New Research Reveals Why Ants Kiss

A new study has revealed why carpenter ants, a social insect species, kiss.

It turned out that carpenter ants kiss each other to transfer the necessary proteins to ensure the distribution of tasks within the colony. In a previous study, it was determined that social insect species such as fruit flies share their saliva with each other; but the function of these fluids has not been studied in detail. same phenomenon carpenter ants Researchers who decided to study on the ‘you kissed’ revealed.

According to the research, carpenter ants, whose Latin name is ‘Camponotus floridanus’, use the logic of a machine to maintain order. was a single organism it’s working. Specifically, this species, which is frequently seen in the US state of Florida; They exchange their saliva through kissing and each ant in the colony one’s duty enables it to be fulfilled.

The proteins transferred by kissing vary according to the structure and role distribution of the colony.

an evolutionary biologist at the University of Friborg in Switzerland. Ardia LeBoeufHe stated that each ant belonging to this species has two stomachs and that ants use one of these stomachs to digest their food and the other for the liquids they store to share with other members of the colony. This is your second stomach ‘social stomach’ Leboeuf stated that “Exchange of these fluids allows the ants to share food and important proteins that they produce. “ recorded as.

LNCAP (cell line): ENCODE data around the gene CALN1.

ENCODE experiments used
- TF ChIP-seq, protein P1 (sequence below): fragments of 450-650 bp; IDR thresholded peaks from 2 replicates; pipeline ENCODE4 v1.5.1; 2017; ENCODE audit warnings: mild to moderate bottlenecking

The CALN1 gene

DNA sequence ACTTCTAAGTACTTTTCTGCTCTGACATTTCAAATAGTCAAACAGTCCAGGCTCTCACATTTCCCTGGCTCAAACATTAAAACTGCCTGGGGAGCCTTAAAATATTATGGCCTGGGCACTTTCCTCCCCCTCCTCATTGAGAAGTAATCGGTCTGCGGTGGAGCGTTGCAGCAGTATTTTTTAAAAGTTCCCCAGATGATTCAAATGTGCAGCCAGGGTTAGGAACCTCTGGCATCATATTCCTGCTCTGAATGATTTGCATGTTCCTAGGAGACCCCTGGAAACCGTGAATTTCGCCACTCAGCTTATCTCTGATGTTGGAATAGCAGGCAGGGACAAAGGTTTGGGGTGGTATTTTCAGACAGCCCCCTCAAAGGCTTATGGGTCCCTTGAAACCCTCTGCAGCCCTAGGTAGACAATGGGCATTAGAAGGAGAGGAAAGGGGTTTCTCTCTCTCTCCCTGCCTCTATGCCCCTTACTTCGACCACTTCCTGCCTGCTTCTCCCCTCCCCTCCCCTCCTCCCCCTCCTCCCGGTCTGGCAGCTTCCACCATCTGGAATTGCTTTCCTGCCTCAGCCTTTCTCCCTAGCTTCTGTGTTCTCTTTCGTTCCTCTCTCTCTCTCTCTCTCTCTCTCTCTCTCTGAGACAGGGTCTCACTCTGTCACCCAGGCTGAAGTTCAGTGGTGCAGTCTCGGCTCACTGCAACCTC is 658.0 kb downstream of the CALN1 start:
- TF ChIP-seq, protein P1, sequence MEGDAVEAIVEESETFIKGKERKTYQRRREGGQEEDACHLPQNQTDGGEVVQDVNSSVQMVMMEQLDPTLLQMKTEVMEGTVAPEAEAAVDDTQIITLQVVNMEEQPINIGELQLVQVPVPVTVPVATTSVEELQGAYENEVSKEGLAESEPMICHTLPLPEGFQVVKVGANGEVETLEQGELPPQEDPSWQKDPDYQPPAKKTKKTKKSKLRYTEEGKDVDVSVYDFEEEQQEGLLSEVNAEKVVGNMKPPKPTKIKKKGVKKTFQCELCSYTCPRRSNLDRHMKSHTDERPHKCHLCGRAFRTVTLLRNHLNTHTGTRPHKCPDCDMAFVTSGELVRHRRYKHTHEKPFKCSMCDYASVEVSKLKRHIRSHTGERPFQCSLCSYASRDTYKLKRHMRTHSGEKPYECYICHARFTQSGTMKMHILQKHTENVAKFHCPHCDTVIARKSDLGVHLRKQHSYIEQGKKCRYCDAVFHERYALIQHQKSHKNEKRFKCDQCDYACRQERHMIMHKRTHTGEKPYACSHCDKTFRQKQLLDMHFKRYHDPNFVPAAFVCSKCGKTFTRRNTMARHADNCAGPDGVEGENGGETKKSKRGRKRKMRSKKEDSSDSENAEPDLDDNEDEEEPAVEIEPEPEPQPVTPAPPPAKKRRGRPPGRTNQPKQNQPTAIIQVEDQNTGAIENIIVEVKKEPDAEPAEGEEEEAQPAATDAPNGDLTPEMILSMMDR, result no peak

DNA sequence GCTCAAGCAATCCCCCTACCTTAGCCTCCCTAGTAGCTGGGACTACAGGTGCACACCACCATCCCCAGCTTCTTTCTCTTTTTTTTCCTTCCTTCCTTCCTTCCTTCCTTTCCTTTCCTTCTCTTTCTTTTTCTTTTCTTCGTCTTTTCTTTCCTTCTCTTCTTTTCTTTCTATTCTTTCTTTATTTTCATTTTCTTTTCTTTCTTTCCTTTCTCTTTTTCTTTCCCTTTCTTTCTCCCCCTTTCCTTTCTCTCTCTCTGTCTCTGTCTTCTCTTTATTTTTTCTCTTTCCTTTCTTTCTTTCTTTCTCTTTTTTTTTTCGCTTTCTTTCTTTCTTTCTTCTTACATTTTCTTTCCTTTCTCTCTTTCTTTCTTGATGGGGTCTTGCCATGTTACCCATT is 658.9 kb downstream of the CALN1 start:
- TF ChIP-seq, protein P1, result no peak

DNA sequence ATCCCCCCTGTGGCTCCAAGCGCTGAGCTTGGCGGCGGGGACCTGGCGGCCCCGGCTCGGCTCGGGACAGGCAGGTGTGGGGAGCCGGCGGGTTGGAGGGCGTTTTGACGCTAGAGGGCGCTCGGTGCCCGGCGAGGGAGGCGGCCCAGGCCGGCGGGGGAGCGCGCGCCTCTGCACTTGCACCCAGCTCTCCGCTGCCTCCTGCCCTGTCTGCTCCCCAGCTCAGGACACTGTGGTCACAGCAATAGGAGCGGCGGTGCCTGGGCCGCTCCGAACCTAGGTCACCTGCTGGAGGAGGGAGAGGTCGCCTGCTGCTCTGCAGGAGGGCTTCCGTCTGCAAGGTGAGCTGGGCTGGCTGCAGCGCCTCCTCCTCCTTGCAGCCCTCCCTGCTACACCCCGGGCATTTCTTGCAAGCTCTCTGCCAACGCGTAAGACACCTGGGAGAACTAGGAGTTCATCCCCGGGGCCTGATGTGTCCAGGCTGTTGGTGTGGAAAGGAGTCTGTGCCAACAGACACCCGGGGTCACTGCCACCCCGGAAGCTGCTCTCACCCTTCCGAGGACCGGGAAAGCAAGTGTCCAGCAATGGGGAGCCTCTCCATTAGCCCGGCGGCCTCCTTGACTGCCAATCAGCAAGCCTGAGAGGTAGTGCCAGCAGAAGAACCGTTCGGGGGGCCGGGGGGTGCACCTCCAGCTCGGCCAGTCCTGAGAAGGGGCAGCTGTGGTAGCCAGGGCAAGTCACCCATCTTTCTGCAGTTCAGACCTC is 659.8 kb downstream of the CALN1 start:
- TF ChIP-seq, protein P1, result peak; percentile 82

In the research in which the proteins in the social stomach were analyzed; Detected ‘biomarkers’ according to the structure of the colony and the role of individuals. difference proved to be possible. Accordingly, in colonies with young populations, proteins responsible for rapid sugar processing are more dominant; older colonies long life span It was stated that there are more growth-related proteins required for growth.


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In addition to these, the biochemical process, also known as oxidative stress, which reduces the life span of cells in the social stomachs of the ants, who are responsible for taking care of the offspring of the queen ant of the colony. hindering more protein was observed. This means that the ‘dedicated’ members of the colony can transmit ‘special molecules’ to the ants that raise the next generation. Taller makes it live. The researchers concluded that this study is a very important model for understanding the distribution of tasks among animals; however, more research is needed to understand how each protein affects the colony and the ants.

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